We got to go in one of the finest and oldest wine cellars where we brushed away cobwebs on vintage bottles, swirled,tasted and dined in the wine caves.

We learned how to taste wine that evening. It’s as simple as one, two, three; see it, smell it, taste it. Simple, but there is an art to this wine tasting business. Each cheese has its wine, each wine has its year and each bottle is stored, collected and opened at the precise place and time.

See it. Swirl the wine inside the glass and watch the concentrated alcohol drip down the inner rim of the glass. The longer the legs, the better the wine… “it’s all in the wrist.” Smell it. Go ahead, stick your nose in the glass and take a deep inhale, no need to waft, this isn’t a science experiment. Taste it. Loud and proud. Sip the wine like you are trying to annoy the people around you, swish it around your mouth, swallow and take a big exhale to REALLY taste the beverage. Apparently you never do this at dinner, only in a cellar or at a tasting-whoops, we learned that lesson after embarrassing ourselves sipping, slurping and sloshing the burgundy beverage.

Dinner had been prepared and the table was set for a special homecoming. Here, everyone at the table is family. That evening we chatted around the table all in broken languages we kinds-sorta knew. Dinnertime became an arousing, jump out of your seat, game of charades. Hilarious!


When it comes to cheese, I just thought there were the Subway basics; Swiss, American, Cheddar or Pepper Jack. Wrong again. I tried local cheese, goat cheese, blue cheese, creamy cheese, liquid cheese and cheese that was so strong it called for an immediate swish of Listerine. After bread and cheese was the main course served with red wine, followed by dessert and concluded with coffee. Not an oversized cereal bowl with a handle like the mugs we use in America, this is more like a doll-house teacup. Make no mistake about it, this coffee is not served “sissy style.” Inside that teacup is one shot of straight, bold, black espresso. Bottoms up!


One thing I really appreciated about the French culture is when dining out, the woman’s menu doesn’t list the prices, whereas the man’s does. This is because the woman is given the privilege of ordering whatever she wants and the man is expected to pay for it. Fingers crossed your lady doesn’t have expensive taste, but if she is French the likelihood of that happening are slim to none.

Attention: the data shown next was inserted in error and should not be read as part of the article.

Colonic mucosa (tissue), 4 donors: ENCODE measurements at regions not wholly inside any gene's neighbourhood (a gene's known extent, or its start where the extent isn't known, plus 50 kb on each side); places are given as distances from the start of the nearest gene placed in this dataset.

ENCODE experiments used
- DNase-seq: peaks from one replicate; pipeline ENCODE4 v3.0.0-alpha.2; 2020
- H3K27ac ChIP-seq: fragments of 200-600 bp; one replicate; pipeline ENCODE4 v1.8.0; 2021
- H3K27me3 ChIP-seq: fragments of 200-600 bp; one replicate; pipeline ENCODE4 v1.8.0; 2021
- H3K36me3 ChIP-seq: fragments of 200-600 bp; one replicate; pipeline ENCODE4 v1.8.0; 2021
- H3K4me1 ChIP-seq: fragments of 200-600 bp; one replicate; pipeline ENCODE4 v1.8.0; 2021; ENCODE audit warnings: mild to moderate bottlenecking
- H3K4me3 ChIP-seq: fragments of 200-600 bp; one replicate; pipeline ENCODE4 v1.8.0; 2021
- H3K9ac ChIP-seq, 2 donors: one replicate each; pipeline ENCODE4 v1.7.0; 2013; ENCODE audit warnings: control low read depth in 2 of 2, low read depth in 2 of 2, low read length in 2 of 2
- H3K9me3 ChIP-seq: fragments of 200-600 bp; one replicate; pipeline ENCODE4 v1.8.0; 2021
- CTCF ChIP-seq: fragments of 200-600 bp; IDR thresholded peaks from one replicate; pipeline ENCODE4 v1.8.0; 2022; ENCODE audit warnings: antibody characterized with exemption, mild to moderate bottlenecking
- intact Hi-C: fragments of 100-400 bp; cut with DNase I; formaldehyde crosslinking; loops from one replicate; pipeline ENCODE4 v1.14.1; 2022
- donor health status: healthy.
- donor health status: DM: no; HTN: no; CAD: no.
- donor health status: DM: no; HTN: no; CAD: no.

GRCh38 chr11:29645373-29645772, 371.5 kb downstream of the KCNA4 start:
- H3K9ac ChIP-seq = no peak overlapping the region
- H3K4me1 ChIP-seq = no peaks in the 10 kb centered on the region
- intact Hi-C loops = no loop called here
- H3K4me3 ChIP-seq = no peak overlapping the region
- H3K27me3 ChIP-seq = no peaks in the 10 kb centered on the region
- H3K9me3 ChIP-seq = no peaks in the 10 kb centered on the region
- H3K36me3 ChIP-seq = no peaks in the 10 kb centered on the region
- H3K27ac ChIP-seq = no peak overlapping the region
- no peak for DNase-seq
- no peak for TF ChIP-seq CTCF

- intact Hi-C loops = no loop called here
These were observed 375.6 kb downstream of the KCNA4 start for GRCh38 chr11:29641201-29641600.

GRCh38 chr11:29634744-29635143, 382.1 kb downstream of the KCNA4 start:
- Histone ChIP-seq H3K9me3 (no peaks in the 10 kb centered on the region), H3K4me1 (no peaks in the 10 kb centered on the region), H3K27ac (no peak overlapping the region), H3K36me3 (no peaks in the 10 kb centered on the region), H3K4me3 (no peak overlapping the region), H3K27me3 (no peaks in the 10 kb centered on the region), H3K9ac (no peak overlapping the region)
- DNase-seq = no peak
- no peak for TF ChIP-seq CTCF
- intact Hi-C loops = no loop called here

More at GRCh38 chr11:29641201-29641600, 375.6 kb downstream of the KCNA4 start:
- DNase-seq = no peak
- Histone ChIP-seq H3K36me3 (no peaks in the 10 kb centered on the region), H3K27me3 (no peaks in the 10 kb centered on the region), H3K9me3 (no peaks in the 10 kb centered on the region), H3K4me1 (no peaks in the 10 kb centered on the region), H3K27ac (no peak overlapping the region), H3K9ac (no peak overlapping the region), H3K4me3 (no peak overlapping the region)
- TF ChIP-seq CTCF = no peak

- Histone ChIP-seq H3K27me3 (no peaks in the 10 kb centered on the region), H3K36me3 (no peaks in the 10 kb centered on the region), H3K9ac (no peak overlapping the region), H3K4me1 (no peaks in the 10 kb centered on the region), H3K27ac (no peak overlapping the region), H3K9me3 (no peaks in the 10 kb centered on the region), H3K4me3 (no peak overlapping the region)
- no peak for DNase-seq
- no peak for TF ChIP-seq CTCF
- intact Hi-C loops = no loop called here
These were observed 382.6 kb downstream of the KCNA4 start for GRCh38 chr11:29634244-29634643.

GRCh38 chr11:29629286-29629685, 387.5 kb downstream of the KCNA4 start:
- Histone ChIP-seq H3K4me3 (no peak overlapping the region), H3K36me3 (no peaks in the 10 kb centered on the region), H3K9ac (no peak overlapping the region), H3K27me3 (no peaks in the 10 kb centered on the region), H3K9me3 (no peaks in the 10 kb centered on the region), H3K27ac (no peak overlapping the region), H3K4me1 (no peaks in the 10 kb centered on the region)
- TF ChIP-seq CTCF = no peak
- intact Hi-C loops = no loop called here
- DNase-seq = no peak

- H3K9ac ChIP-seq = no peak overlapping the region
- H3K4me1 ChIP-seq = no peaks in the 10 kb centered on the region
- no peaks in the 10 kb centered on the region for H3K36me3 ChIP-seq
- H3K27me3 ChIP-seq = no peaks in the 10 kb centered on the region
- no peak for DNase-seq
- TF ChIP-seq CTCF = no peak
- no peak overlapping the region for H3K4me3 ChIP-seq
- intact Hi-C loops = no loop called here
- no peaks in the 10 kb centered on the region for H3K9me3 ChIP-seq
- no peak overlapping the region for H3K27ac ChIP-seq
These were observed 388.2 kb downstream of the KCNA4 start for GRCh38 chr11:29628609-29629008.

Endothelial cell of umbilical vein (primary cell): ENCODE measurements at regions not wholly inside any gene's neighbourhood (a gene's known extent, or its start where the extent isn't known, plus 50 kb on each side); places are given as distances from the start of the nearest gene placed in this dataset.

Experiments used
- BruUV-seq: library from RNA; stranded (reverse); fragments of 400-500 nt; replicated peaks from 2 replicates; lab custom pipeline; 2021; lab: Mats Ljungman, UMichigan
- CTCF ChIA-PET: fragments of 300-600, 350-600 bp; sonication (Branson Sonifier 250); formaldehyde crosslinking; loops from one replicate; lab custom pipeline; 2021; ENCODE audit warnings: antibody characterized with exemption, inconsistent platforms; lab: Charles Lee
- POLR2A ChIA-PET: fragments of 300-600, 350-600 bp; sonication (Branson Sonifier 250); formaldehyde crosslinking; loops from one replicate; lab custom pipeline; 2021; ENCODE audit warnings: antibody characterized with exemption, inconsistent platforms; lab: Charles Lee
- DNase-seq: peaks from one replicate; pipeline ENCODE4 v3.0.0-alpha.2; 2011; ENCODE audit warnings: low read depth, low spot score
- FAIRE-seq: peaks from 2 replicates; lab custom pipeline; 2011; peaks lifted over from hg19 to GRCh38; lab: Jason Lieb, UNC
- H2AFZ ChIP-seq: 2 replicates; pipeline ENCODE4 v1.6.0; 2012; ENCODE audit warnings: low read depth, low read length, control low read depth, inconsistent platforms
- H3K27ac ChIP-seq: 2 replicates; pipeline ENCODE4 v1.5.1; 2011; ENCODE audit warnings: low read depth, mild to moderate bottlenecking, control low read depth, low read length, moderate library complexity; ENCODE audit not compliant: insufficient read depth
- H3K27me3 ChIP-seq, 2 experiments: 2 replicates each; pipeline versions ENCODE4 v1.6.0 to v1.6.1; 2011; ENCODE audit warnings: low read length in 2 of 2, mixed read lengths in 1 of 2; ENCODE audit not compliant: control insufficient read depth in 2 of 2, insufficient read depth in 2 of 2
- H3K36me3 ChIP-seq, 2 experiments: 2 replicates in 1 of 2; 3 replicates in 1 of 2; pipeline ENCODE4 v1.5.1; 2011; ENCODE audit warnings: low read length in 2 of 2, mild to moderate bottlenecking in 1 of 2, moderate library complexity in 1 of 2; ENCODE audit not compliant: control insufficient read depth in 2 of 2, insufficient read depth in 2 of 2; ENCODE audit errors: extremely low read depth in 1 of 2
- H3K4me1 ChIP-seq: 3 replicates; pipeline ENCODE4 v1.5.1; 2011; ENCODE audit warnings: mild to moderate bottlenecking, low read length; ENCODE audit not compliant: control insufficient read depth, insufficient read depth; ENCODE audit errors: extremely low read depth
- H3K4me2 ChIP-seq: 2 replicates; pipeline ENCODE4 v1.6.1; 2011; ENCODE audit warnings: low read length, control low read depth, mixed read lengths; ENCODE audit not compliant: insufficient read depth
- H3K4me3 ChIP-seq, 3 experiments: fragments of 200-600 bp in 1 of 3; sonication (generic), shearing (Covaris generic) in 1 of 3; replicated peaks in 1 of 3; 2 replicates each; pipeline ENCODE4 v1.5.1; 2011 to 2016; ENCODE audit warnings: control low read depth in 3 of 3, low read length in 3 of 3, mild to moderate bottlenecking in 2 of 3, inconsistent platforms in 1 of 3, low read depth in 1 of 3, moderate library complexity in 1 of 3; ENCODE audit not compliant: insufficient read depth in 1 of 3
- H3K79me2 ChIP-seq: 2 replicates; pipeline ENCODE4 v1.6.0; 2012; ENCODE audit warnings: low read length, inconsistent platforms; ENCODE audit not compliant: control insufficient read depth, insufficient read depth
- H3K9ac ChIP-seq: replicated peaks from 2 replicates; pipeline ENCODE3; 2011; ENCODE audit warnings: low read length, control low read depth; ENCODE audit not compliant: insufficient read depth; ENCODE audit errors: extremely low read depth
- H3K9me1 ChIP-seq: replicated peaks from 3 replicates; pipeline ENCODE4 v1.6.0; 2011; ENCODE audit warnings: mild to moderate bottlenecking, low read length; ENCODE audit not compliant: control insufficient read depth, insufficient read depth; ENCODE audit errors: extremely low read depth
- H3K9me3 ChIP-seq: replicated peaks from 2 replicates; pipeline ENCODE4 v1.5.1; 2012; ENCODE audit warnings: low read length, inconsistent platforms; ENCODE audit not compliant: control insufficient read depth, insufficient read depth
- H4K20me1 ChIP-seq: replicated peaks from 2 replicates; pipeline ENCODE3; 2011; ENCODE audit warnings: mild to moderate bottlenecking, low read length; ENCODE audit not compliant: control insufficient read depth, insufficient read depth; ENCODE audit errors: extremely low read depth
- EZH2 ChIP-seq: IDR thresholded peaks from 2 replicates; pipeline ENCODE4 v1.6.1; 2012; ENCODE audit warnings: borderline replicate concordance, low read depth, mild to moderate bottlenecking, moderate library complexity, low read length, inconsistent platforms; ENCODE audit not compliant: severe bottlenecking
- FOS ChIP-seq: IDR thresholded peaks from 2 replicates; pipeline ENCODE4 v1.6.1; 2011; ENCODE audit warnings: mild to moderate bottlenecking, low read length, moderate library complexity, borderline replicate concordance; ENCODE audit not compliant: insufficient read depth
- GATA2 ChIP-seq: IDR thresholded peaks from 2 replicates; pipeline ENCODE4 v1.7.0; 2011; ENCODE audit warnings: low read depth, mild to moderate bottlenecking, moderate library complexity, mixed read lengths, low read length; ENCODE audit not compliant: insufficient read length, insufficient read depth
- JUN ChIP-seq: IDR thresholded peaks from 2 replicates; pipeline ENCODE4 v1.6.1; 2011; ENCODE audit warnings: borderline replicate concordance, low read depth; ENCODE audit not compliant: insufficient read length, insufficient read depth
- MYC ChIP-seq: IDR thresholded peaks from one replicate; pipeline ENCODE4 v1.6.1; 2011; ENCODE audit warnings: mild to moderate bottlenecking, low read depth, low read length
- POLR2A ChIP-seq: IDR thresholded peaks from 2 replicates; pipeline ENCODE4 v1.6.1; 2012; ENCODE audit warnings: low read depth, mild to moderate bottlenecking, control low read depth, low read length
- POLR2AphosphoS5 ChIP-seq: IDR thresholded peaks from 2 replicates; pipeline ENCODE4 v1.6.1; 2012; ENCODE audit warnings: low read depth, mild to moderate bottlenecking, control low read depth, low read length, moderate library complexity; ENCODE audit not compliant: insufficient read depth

The following morning, Saturday, as is tradition in this French village, we woke up early and made our way to the fresh market. Picture an outdoor Central Market with all local, home-grown foods sold by old school teachers, neighbors and family friends. Everyone seems to know everyone in this village and nothing brings the French together like fresh produce. “Select anything you want to try and we will cook it for you,” we were instructed by our new French family.

Wow, where do we even begin there are like 45 different cheeses on the table, slabs of meat I have never heard of and I’m pretty sure there is a rabbit over there getting its head chopped off- boy this meat is fresh! Items were selected and on our walk back we marveled at this charming, historical city.


One of my favorite surprises about France were the fields of mammoth sunflowers. These happy flowers lined the roads, their big heads following the sun. I couldn’t help but request a stop to say hello to these cheerful beauties!